Marijuana & Pets

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Pet owners should be aware of the potential risks to their dogs or cats if they ingest cannabis. THC is the component of marijuana that can cause illness in pets, particularly dogs. Please keep all marijuana plants, as well as products and foods containing marijuana, in secure locations such as pet-proof containers and in locked cabinets.

What should I do if my pet ingests marijuana?

Seek veterinary care promptly.  While it's rare for pets to ingest enough marijuana to be fatal, it can happen. Inform your veterinarian what the pet has ingested, as proper treatment can be administered only if the veterinarian is aware of the toxin. Treatment for cannabis toxicity can include decontamination of the GI tract, IV fluids, and anti-vomiting medication. In severe cases, it may include oxygen support, monitoring blood pressure, regulating the pet's temperature, and ventilator/respiratory support.

How can my pet be poisoned by marijuana?

  • Inhalation of the smoke
  • Ingestion of the plant 
  • Ingestion of products containing marijuana or hashish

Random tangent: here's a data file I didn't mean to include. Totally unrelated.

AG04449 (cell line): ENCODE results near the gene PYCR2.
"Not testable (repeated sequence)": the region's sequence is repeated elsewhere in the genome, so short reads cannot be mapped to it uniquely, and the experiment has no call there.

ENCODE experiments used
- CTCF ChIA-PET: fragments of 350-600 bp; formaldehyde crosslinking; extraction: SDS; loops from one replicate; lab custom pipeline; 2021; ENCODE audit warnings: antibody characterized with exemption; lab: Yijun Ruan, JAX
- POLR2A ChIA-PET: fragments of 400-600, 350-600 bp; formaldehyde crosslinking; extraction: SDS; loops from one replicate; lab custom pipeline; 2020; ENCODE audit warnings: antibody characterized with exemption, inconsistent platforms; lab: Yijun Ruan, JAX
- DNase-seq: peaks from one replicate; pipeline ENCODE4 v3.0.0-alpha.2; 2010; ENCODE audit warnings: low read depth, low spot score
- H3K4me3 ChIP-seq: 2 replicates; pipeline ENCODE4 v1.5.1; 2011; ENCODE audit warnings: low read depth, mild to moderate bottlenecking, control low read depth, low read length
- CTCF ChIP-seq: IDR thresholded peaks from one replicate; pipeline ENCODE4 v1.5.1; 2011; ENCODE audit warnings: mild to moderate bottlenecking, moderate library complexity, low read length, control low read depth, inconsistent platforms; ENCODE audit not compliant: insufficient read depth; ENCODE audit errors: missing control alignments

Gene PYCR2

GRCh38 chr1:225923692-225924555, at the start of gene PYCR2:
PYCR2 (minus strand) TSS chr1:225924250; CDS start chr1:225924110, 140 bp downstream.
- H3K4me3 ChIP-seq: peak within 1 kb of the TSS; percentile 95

• Ingestion of foods containing marijuana ("edibles"), such as brownies, cookies, candies, oils, and butter. When foods also contain chocolate, the risk of poisoning is increased. Never leave a plate of marijuana-laced brownies or packages of marijuana edibles out where your dog can reach them.

What are the symptoms of marijuana poisoning?

THC is the component of marijuana that causes illness. Symptoms are usually seen within 30-60 minutes of inhalation or ingestion and may include:

  • Glassy eyes
  • Stumbling, lack of coordination
  • Disorientation
  • Dilated pupils 
  • Drowsiness or agitation, excitement (dogs)
  • Urinary incontinence, dribbling (dogs)
  • Vomiting 
  • Tremors and seizures
  • Coma

Can marijuana or CBD help my sick pet?

Please consult with your DVM before giving your pet any medication, herb or supplement, as there may be contraindications. The efficacy of cannabis and CBD compounds as a treatment for pets is being studied, but it has not been scientifically established, nor has a therapeutic dosage been determined.

Updated: 2017-12-11 08:00:00

Author: Oregon Veterinary Medical Association